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    Archive for the 'Teaching and Learning Events' Category

    ISD Digital Roadshow@IOE

    By Clive Young, on 24 May 2016

    draioe

    Join us for a digital roadshow on June 29th 10.30-3.30pm, Nunn Hall, Level 4, UCL Institute of Education. All staff and students are welcome.

    Listen to key ideas about digital capabilities in relation to educational practice from Diana Laurillard and Nazlin Bhimani. Find out about the range of digital services available from UCL ISD and IT for IOE in short talks and PechaKucha presentations.

    Get practical support and share ideas and issues on stalls including; ‘There’s an app for that’, a ‘Mac Brilliance bar’, ‘The digital library‘, Digital Media Services and much more.

    Network with colleagues over a brown bag lunch, share ideas and concerns and find out how ISD and  IT for IOE and the UCL IOE Library can help staff and students.

    http://www.eventbrite.co.uk/e/isd-digital-roadshow-ioe-tickets-24865392057

    Are we using technology effectively to support student employability?

    By Stephen Rowett, on 19 January 2016

    Employability is something of the elephant in the room in higher education. We dream of students enthralled at learning new knowledge, making discoveries of their own as they develop their curiosity and strengthening their identities as they work with others.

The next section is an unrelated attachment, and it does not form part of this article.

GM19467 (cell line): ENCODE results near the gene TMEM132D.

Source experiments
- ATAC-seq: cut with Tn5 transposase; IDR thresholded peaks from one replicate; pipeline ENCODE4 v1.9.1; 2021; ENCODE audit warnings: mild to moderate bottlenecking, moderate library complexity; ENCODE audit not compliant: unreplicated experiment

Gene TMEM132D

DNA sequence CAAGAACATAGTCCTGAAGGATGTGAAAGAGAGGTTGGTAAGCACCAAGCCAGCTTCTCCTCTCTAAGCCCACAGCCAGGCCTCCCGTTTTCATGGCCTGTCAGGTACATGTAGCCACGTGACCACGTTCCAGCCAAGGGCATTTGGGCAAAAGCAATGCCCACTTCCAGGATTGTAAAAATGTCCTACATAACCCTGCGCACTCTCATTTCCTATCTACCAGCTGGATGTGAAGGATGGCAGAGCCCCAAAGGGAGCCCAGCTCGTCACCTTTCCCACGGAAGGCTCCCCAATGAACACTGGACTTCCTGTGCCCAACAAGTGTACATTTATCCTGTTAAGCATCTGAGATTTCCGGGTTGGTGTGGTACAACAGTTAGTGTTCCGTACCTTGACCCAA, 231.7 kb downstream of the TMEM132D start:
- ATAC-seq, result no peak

For many of course, the reality is that they are undertaking their programme of study to get a good ‘job’ at the end. I use quotation marks because the nature of the ‘job’ may be wide and varied: it might be traditional employed work; self-employment; voluntary work; portfolio working; or a combination of these.

    Jisc Technology for Employability report

    Jisc has been exploring the role that digital technologies, and the digital literacies needed to use them effectively, can play in developing employability. Peter Chatterton and Geoff Rebbeck have recently produced a detailed report on the topic on behalf of Jisc. They argue that technology is often woefully underexploited when it comes to giving students the opportunity to develop their professional skills and that both staff and student skill development will be necessary to close this gap.

    An introduction to the report is available or you can download the full report from the Jisc website. A webinar summarising the report will be held on 25 January 2016, with free registration.

    Games, gamification and games-based learning SIG

    By Domi C Sinclair, on 18 June 2015

    Do you have an interest in games, gamification and games-based learning?